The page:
Will Latest California Board of Equalization Audit Finally Produce Reform?
The cloud over California’s Board of Equalization (BOE) grew darker recently after the Department of Finance released its audit on March 30, 2017. The agency was already struggling to explain a 2015 audit that revealed the misallocation of $47.8 million in sales tax revenue.
The BOE is now in full “crisis mode,” according to Executive Director David Gau. It seems that periodic unflattering audits have a way of reigniting this decades-old debate. However, the real question remains: Will the most recent audit cause lawmakers to intervene or has the BOE been “scared straight” into reforming itself?
California’s state constitution established the Board of Equalization in 1879, originally to ensure that county property tax assessments were equal and uniform. Authority has expanded to include sales and use taxes, special taxes, and tax appellate programs. (The separate Franchise Tax Board collects the state’s income and business taxes.)
A series of recent audit findings has led to BOE critics charging that the agency’s management of its revenue portfolio is anything but fair, effective, and efficient. The 2017 audit report highlights the misallocation of staff and resources to projects of individual board members that are self-serving and outside the agency’s mission. Reporting of “loose accounting” and lax office policies for salary advances and vendor payments snowballed into redirecting $343 million between 2011 and 2013 to correct fund imbalances. As a data point, the “education and outreach” expenditures nearly tripled since 2010 from $920,000 to $2.96 million. These tax dollars were spent on large conferences and events that were arguably only tangentially connected to tax policy outreach.
As of April 25, the BOE’s board approved a temporary ban on funding for large-scale conferences to review practices and develop new policies for outreach activities.
The BOE’s growing number of critics argue that the agency accomplished its original mandate of “equalizing taxes among counties” long ago. Betty Yee, the State Controller , proposed that the BOE be stripped of its authority to administer anything over and above its 1879 mandate of property taxes and tax appellate programs. San Francisco board member Fiona Ma requested direct intervention from Governor Brown (D) to appoint a public trustee to manage the BOE. State Senator Richard Roth of Riverside proposed a reduction in the executive function of board members to limit board interference with daily operations. Roth further suggested that an inspector general position be established so that employees of the BOE have a way to report misconduct. Some critics are calling for the agency’s dissolution.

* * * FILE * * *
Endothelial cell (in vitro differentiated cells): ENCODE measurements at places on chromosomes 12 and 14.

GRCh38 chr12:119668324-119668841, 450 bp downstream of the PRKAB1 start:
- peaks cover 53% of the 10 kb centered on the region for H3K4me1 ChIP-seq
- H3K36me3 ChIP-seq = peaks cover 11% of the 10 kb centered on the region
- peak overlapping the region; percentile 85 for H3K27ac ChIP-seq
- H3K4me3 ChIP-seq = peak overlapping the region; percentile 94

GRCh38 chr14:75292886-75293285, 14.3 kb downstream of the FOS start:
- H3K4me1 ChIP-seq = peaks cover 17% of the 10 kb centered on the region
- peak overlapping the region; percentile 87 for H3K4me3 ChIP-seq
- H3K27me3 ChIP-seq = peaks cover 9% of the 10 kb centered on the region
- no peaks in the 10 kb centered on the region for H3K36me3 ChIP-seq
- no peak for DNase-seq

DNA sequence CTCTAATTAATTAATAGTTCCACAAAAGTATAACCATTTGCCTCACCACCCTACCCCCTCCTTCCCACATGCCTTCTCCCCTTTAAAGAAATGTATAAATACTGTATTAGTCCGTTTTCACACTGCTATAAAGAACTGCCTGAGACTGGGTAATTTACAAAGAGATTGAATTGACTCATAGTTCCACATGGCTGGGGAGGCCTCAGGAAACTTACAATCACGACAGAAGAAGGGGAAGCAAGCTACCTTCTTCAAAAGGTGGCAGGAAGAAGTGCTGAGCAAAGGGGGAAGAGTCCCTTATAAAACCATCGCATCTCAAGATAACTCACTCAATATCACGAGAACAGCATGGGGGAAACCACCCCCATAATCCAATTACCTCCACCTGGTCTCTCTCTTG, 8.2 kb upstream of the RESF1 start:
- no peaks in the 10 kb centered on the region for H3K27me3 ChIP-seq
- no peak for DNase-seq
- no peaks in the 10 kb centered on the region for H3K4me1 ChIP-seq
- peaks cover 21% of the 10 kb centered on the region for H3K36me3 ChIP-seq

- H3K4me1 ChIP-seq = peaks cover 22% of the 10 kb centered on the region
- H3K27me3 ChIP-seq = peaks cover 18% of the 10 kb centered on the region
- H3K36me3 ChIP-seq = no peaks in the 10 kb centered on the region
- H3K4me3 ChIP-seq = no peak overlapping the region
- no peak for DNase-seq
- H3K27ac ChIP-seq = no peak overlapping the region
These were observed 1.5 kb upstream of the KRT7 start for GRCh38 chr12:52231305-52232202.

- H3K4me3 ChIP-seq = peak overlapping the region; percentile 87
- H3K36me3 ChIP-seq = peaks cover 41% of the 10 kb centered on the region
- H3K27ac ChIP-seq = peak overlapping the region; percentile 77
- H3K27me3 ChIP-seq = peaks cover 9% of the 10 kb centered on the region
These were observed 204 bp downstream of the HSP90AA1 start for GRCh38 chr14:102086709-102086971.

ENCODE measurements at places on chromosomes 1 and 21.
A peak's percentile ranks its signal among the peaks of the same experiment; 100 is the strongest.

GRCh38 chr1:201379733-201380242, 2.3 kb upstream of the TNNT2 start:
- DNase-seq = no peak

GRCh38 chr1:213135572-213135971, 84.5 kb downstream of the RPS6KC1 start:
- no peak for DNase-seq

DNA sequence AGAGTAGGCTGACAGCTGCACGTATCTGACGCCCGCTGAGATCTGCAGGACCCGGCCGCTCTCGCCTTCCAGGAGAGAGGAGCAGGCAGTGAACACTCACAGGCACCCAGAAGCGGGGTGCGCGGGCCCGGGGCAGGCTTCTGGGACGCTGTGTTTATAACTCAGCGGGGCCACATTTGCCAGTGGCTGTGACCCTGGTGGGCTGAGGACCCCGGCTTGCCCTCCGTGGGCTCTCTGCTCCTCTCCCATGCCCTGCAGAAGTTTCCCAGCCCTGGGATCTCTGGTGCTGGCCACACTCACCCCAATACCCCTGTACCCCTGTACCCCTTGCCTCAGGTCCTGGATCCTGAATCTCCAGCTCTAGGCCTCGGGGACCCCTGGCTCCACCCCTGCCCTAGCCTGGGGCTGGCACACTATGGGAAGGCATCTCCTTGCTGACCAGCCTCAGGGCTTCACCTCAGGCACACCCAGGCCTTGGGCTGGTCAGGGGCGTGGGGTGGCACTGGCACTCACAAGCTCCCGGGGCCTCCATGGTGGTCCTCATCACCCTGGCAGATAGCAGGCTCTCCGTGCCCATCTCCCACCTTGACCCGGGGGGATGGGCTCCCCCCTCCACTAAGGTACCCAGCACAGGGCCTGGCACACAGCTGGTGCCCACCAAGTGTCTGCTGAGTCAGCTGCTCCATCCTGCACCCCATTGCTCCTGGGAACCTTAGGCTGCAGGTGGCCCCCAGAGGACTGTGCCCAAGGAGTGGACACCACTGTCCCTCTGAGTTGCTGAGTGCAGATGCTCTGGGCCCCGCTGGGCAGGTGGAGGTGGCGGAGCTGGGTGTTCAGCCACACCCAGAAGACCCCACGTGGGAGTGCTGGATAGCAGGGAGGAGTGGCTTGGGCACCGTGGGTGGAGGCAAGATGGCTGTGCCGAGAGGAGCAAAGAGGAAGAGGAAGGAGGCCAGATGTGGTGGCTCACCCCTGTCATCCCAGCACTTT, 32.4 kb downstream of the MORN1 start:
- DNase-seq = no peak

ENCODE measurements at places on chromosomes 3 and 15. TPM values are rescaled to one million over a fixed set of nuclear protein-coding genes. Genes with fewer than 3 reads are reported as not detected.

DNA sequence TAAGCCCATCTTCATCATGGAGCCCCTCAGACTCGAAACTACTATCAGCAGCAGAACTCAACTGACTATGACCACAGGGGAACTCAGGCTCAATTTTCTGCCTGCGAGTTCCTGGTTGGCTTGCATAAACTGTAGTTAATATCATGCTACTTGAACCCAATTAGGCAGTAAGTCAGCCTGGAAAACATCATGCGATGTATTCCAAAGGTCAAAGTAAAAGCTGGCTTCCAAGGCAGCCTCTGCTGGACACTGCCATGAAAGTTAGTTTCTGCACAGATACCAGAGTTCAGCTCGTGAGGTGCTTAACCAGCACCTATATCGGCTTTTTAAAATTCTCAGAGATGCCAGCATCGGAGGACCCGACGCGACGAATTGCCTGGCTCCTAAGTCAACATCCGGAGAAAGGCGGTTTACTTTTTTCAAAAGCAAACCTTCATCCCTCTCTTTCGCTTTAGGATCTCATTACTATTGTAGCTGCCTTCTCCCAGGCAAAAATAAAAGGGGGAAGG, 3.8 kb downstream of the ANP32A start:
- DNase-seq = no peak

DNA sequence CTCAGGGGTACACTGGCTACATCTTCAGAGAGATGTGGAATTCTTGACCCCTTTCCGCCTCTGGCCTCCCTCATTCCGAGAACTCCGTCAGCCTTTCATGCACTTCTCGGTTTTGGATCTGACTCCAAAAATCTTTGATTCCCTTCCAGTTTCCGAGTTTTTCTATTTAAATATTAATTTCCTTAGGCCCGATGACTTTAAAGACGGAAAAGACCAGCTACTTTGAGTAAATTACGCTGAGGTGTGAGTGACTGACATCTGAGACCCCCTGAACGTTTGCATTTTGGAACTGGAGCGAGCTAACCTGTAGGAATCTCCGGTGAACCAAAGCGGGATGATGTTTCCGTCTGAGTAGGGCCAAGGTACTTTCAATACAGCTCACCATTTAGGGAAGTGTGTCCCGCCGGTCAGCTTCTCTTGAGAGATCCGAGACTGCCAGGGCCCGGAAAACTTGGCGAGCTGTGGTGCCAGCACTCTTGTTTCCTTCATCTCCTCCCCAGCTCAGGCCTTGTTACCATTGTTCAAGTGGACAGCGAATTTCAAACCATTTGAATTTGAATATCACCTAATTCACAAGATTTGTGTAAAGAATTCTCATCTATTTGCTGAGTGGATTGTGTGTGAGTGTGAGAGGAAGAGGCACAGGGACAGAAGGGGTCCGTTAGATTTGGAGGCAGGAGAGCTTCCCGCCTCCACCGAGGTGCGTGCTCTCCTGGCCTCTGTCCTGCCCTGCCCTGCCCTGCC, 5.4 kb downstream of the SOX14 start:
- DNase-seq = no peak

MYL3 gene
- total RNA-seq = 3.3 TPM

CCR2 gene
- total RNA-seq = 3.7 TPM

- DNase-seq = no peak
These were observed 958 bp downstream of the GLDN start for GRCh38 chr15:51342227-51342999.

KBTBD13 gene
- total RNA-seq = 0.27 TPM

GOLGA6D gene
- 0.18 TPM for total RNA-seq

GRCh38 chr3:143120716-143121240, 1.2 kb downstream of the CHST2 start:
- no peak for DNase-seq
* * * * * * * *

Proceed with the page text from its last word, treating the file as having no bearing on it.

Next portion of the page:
In 2009, then-Governor Schwarzenegger (R) championed an idea to combine all three tax-collecting departments into one entity. This idea crumbled under the sheer weight of each department’s size. Merging agencies with different systems, technology, and more than 9,000 employees would be a logistical nightmare.
If California lawmakers are successful, they’ll leave the BOE a mere shell of its former self. The proposal would eliminate the BOE’s role as California’s tax court and would reassign 90 percent of its staff to a new revenue department reporting directly to the governor’s office. Whether the pressure is internal or external, it seems California’s Board of Equalization can no longer avoid restructuring.
Published at Thu, 15 Jun 2017 16:28:13 +0000